After walking naked through the dark, quiet house to the upstairs bathroom, he stepped in the shower and lathered every inch of his body head to toe. The warm water, verging on hot, rinsed away the lather and fatigue. He felt halfway revived when he emerged from the bathroom clean and dry.

He selected a pair of hospital scrubs from a drawer and pulled them on. Although the hospital provided them in the surgeons’ dressing room, he kept his personal supply at home because they were so comfortable to lounge in around the house. He was ready to head down to the kitchen when his cell rang.

Marshall, one of the area’s only plastic and reconstructive surgeons said, Are you okay? On the seven o’clock news, they’re calling you a hero.

Bond couldn’t squelch the groan escaping his throat. Hero, like hell. All I did was call 911. We don’t even know if the guy’s gonna make it.

The video shows your gorgeous torso shirtless while you talk to the cops. What were you doing out there? Swimming?

Since this was an attempted murder, he was reluctant to discuss it. I was jogging.

Marshall nodded. I hear you covered him with your body when they shot at you and the victim again.

Bond let out a grunt of disgust. You know how the media sensationalizes things.

His new acquaintance laughed his agreement. I have pizza and beer, and I’m not on call. Care to share?

Only if you come here. Nothing but salads in my fridge, and after ten hours in surgery, then jogging and tending a wounded man, I’m beat. A little surprised because they didn’t know each other that well, he nevertheless wasn’t going to turn down an offer of food. He was exhausted and starving.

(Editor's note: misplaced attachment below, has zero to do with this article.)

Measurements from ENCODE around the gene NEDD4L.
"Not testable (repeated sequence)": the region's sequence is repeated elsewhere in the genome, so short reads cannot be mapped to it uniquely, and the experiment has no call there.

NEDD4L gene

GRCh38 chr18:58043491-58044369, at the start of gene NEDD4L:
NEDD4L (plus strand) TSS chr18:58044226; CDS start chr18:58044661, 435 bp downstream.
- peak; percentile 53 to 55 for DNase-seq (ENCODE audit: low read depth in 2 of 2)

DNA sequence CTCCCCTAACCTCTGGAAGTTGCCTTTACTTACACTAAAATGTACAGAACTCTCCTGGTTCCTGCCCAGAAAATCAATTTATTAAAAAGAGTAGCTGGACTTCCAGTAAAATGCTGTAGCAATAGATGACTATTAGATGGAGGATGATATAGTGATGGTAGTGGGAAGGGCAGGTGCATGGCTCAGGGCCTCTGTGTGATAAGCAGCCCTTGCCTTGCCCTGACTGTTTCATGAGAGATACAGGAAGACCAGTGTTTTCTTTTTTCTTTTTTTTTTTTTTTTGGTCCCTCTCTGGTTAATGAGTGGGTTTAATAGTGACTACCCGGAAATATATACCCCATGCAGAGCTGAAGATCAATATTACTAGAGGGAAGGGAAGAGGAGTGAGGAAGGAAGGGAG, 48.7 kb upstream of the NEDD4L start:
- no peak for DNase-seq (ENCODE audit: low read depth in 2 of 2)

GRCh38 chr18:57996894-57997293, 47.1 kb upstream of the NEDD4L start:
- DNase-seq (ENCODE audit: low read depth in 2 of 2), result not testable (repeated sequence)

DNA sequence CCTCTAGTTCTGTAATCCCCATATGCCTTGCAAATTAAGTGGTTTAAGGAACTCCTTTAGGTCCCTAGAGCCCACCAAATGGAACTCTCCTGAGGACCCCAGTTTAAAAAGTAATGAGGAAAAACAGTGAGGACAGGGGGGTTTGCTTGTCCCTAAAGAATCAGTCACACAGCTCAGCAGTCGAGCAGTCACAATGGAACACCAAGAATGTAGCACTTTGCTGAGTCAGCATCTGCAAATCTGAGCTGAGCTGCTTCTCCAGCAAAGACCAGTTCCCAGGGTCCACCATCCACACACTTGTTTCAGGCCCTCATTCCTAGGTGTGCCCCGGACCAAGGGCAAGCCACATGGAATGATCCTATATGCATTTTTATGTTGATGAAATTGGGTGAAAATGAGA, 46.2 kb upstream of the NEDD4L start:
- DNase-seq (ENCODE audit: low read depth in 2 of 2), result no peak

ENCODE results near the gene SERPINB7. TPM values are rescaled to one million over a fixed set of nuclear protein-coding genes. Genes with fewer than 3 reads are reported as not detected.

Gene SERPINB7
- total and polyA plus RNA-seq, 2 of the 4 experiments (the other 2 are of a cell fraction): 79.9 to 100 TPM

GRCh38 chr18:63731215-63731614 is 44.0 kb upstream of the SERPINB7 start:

I bet you are. See you in fifteen.

When the front door buzzer sounded in three minutes, Bond started toward it, his feet still shoeless. Since it was too soon for Marshall, he used the peephole before opening. An unfamiliar woman paced in front of the steps to his storm door. If it hadn’t been locked, he got the feeling she and the man behind her with the camera and big light might have barged in uninvited.

Parked on the street was a blue van with a dish antenna on top and the name of a Los Angeles news channel stenciled on the side.

Crap. Double, double crap. All the way to Black Bear for this? They must be hard up for news, he thought.

He crept backward step-by-step, grateful the only light on in the house was a small one at the back in the bathroom upstairs. Making his way down to the basement, he texted Marshall. News crew in front. Park next street down. Man behind me not home. Come through his yard, creep to basement door.

The basement was fully furnished and well insulated against winter snows or summer heat. Bond plugged in a couple of nightlights, which wouldn’t show outside with the heavy black draperies closed.

* * * *

Marshall tapped three dots, four dashes with a dot, and ended with three dots. SOS. Bond laughed as he recognized Morse code for Save Our Ship. Opening the door just long enough for the almost too thin form of the shorter Marshall to slip inside, he closed it quietly behind him and stuck a twenty and ten